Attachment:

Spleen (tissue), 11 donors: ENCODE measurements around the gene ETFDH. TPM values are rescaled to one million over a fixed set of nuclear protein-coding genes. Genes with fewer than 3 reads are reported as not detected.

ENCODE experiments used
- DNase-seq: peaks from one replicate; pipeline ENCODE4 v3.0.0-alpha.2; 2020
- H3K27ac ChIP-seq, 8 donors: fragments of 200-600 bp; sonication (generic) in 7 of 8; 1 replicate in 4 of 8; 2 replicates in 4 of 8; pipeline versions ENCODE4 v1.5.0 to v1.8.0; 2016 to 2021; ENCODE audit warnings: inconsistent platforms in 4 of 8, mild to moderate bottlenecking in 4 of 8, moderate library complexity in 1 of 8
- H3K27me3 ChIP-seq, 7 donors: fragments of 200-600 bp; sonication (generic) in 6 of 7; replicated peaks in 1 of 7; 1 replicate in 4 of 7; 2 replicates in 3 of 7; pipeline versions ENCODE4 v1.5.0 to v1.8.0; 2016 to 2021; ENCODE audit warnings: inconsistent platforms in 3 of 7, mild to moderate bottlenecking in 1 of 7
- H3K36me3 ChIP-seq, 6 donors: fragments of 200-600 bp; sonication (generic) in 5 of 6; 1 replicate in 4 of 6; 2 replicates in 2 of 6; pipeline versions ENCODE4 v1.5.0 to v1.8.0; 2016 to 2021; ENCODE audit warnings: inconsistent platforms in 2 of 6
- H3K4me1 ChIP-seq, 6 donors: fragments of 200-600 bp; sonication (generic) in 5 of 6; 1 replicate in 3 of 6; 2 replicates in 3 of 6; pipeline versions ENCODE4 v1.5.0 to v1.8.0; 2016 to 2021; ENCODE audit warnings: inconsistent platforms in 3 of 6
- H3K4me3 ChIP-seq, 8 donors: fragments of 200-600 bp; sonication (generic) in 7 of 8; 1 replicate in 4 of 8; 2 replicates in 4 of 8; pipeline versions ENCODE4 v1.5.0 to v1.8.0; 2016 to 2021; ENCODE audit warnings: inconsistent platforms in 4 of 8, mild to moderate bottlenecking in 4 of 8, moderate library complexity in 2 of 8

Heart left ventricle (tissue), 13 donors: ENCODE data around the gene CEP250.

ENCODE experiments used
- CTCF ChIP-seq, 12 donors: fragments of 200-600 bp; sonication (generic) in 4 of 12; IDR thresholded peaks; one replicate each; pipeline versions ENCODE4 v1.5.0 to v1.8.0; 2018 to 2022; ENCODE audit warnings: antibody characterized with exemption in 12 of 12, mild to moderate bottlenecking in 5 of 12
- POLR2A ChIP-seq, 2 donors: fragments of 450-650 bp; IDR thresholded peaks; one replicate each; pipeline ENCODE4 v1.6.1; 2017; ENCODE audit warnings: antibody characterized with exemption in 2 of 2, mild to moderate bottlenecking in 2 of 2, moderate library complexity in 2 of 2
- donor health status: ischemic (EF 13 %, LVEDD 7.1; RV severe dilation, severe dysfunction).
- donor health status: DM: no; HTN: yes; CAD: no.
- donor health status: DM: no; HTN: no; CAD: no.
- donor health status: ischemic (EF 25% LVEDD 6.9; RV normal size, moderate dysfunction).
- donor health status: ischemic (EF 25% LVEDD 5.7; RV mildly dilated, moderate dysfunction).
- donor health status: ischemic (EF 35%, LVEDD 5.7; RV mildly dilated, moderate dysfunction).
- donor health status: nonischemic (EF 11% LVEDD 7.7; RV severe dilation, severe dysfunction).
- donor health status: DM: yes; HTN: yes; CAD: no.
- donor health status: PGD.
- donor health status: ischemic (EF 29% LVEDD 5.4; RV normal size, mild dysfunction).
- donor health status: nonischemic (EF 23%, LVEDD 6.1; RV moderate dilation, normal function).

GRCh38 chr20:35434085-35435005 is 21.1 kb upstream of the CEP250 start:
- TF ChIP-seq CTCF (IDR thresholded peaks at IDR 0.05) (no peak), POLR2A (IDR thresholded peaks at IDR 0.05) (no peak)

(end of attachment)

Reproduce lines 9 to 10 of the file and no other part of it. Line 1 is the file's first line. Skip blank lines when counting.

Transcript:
Heart left ventricle (tissue), 13 donors: ENCODE data around the gene CEP250.

ENCODE experiments used